Under the assumption of emission formed in an extended circumstellar envelope, the observed emission profiles can be obtained both for accretion on the star and for loss of matter. Indications of neither interstellar hydrogen (Knapp et al. 1973) nor dust (the results of the IRAS survey analyzed by Knapp et al. 1995) were found in globular clusters, thus the hypothesis of wind outflow of matter, with subsequent loss of this matter from the cluster as a whole, seems natural. The difference between the H$\alpha $ emission of K 413 and the classical PCygni profile can be due to a thinner circumstellar envelope and a lower mass loss rate. Low optical thickness follows also from the fact that no contribution from the envelope is observed for other strong lines of the photospheric spectrum (with the exception of the sodium resonance doublet). Mass loss rate estimates from Cacciari & Freeman (1983), Cohen (1976), Mallia & Pagel (1978) were essential for the problem of consistency of evolutionary computations of the RGB, HB, and AGB stages. It was noticed already in the first observations that the intensity ratio of the short-wave and long-wave residuals of the emission component differed from star to star and varied in time for each star. In the circumstellar envelope model, this means matter infall as well as outflow. However, the short time scale of such variations (several days) caused doubt on the hypothesis of an extended circumstellar envelope.


Table 3: The chemical composition of K 413, ${\rm \log\epsilon(X)}$ (for ${\rm \log\epsilon(H) = 12.0}$). In the table, n is the number of lines used; $\sigma $ is the abundance dispersion derived for the given number of lines. Metallicity ${\rm [Fe/H]}$ and model parameters ( $ T_{\rm eff}$, logg, $\xi _{\rm t}$) are given below the name of the object. The element abundances in the solar photosphere are from Grevesse et al. (1996).
Sun           K 413         ${\rm BD\,+18^o2890\,^{(2)}}$
              -1.38, 4800 K, 0.7, 3.5 km s-1                -1.48, 4790 K, 1.3, 1.2 km s-1
Species ${\rm\log\,\epsilon(X)}$ X      ${\rm \log\epsilon(X)}$ n         $\sigma $          ${\rm [X/Fe]}$ ${\rm [X/Fe]}$
C 8.55 CI 8.35 9 0.44 ${\rm +1.18\,^{(1)}}$ +1.10
O 8.87 OI 9.66 3 0.15 +2.17 +0.91
Na 6.33 NaI 5.39 5 0.38 +0.44 -0.14
Mg 7.58 MgI 6.81 4 0.04 +0.61 +0.26
Al 6.47 AlI 6.26 2   +1.17 +0.07
Si 7.55 SiI 6.68 19 0.26 +0.51 +0.28
    SiII 6.72 1   +0.55 +0.33
S 7.21 SI 7.01 4 0.24 +1.18  
Ca 6.36 CaI 5.22 21 0.18 +0.24 +0.30
Sc 3.17 ScII 1.62 11 0.13 -0.17 -0.22
Ti 5.02 TiI 3.74 27 0.27 +0.10 -0.02
    TiII 3.73 15 0.16 +0.09 +0.15
V 4.00 VI 2.76 9 0.28 +0.14 -0.36
    VII 2.71 4 0.24 +0.09 +0.15
Cr 5.67 CrI 4.28 15 0.24 -0.01 -0.24
    CrII 4.29 7 0.17 0.00 -0.04
Mn 5.39 MnI 4.02 5 0.37 +0.01 -0.13
Fe 7.50 FeI 6.14 180 0.24 +0.02 +0.01
    FeII 6.09 22 0.23 -0.03 -0.02
Ni 6.25 NiI 4.80 26 0.18 -0.07 -0.12
Cu 4.21 CuI 2.41 3 0.22 -0.42 -0.54
Zn 4.60 ZnI 3.36 4 0.17 +0.14 -0.01
Y 2.24 YII 0.55 7 0.26 -0.31 -0.57
Zr 2.60 ZrI 1.51 3 0.37 +0.29 +0.02
    ZrII 1.39 3 0.26 +0.17 -0.26
Ba 2.13 BaII 0.63 3 0.19 -0.12 +0.04
La 1.22 LaII -0.23 3 0.29 -0.07 +0.20
Ce 1.55 CeII 0.22 5 0.20 +0.05 -0.22
Nd 1.50 NdII -0.09 9 0.26 -0.21 -0.11
Pr 0.71 PrII -0.46 2   +0.21 +0.17
Eu 0.51 EuII -0.39 3 0.19 +0.48 +0.05

${\rm ^{(1)}}$ This element's abundance was determined with a high uncertainty;
${\rm ^{(2)}}$ Data for ${\rm BD\,+18^o2890}$ from Klochkova et al. (2001a).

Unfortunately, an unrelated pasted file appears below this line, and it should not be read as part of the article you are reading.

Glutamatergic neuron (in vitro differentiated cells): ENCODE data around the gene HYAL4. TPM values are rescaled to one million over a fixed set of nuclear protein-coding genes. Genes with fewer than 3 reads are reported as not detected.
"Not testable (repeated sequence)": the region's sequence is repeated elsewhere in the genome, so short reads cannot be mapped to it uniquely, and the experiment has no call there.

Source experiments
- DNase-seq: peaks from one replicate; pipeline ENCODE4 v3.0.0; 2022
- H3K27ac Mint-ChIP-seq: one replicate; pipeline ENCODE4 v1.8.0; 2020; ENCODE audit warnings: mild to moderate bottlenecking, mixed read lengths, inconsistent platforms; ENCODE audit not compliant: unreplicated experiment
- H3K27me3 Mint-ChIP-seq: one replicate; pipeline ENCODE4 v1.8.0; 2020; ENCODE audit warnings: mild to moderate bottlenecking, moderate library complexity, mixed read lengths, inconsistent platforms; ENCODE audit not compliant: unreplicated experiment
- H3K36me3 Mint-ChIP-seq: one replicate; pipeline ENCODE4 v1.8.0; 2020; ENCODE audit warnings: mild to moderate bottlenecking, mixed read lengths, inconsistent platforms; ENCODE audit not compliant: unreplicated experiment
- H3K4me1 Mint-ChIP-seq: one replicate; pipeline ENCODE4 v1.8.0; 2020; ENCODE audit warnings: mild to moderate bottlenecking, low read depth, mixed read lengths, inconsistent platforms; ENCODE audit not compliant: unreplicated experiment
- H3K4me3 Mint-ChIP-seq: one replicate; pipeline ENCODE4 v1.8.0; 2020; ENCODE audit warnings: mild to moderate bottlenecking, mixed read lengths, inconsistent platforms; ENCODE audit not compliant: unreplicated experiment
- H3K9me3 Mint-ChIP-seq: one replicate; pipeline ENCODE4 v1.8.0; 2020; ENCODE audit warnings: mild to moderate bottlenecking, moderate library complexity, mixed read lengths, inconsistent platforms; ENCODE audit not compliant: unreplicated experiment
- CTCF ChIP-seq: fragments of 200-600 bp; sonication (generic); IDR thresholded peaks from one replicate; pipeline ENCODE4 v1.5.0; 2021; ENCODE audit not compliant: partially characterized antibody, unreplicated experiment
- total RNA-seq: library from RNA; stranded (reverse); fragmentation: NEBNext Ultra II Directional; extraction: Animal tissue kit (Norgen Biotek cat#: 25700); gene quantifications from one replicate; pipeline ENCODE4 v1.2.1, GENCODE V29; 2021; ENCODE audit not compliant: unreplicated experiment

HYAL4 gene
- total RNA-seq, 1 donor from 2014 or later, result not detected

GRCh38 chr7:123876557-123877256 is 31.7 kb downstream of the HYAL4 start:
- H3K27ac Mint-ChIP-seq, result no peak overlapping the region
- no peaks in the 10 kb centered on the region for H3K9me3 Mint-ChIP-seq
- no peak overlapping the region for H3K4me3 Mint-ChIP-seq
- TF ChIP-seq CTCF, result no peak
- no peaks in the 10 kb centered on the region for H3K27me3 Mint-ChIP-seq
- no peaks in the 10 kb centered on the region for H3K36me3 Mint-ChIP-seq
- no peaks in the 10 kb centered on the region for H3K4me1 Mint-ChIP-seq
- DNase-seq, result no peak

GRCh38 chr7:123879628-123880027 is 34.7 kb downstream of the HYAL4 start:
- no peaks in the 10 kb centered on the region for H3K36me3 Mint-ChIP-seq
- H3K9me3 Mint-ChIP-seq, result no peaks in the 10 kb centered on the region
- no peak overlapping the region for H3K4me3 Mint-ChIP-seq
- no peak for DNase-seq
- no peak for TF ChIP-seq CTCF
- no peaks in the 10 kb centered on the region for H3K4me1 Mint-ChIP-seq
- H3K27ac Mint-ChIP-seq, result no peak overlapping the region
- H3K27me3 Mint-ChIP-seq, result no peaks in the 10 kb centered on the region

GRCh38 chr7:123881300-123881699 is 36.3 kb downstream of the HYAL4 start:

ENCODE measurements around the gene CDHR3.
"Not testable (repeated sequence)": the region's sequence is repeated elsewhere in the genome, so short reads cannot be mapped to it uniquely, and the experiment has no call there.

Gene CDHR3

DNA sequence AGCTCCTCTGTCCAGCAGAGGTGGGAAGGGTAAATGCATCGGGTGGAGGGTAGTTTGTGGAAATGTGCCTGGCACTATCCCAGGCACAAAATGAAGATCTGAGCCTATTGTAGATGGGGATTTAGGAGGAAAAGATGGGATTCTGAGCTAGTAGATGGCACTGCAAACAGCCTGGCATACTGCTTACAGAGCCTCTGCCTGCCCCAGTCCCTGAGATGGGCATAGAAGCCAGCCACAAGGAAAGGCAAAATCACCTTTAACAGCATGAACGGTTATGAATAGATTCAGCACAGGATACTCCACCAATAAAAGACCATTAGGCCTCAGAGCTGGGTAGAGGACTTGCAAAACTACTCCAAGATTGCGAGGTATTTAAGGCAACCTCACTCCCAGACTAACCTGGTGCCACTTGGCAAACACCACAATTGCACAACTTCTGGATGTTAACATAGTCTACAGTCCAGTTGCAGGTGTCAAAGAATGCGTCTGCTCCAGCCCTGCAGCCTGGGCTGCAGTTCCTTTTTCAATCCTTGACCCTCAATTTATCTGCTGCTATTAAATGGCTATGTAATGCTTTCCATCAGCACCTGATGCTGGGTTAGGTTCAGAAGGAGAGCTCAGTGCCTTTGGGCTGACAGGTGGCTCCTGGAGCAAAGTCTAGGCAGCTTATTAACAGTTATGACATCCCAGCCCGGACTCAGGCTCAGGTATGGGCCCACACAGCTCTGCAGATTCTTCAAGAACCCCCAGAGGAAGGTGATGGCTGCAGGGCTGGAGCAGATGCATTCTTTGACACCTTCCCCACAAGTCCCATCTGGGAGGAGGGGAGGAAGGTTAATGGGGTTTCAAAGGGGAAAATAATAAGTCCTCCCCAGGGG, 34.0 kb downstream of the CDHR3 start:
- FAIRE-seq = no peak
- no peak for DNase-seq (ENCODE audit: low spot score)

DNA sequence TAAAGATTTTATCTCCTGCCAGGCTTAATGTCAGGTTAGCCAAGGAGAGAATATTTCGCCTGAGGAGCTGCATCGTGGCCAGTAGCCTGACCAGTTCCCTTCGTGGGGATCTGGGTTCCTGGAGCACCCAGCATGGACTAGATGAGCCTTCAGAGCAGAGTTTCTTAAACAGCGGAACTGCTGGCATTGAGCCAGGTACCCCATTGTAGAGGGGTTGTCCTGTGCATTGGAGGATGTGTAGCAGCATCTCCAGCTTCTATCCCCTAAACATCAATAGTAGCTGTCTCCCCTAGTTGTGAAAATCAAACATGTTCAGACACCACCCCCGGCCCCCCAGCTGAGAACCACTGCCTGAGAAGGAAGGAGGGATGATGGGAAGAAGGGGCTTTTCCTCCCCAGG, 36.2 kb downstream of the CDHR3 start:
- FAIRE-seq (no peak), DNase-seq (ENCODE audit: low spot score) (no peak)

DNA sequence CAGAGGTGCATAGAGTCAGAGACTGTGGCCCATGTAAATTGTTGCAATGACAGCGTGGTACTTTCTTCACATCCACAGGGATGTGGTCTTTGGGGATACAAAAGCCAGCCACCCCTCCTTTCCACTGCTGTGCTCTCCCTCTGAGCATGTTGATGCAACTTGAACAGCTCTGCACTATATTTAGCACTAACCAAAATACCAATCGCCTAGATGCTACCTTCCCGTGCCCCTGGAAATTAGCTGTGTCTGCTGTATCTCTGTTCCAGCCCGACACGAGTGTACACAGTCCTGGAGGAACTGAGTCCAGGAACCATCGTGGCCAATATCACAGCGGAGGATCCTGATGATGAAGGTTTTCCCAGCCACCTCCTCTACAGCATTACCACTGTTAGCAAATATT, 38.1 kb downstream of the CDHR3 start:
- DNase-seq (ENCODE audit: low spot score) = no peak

Other authors preferred the hypothesis that the H$\alpha $emission was formed in the lower chromosphere of cool luminous stars. Formation of the chromospheric absorption H$\alpha $ component is photoionization-controlled; this conclusion, first formulated for the Sun, was long ago extended to most types of cool stars. An exception is represented by dMe dwarfs where photoionization corrections to the source function are low compared to impact corrections (Cram & Mullan 1979). Consequently, for most types of cool stars, the source function is insensitive to the structure of the chromosphere and is determined only by effective temperature and gravity. Cram & Mullan (1985) pointed out that observed H$\alpha $ equivalent widths in the spectra of cool stars ( ${\rm\mbox{$\space T_{\rm eff}$ }< 5000}$K) were considerably higher than theoretical photospheric ones, whereas addition of a simple model chromosphere (two segments, with a linear change of temperature in each of them) made it possible to eliminate the discrepancy. They concluded that each cool star possessed a chromosphere with a significant optical depth in H$\alpha $. They also confirmed the old idea of nonthermal broadening of absorption profiles by the velocity field in the chromosphere. For supergiants, the pattern is more complicated than the cited models: somewhere for log $g\,{\rm < 1.5}$, increasing outflow rate must cause the situation when the hydrostatic approximation is not valid for the formation region of the H$\alpha $ core. Our observations confirm both conclusions: the central absorption width of the observed H$\alpha $ profile significantly exceeds the theoretical photospheric value, and the "residual'' absorption exhibits a displacement of the core towards shorter wavelengths. The "blue'' displacement of the absorption core evidence outflow; more exactly, the most peripheral of the core-forming layers move outward with respect to the layers forming the absorption profile at half intensity. The excess intensity of the short-wavelength residual of the chromospheric emission peak over the long-wavelength one can be interpreted either as infall of absorption-forming layers with respect to emission-forming layers or as expansion of these layers, with deceleration (relative to the emission region). Note that the non-thermal broadening in the emission-forming region exceeds that for the external chromosphere.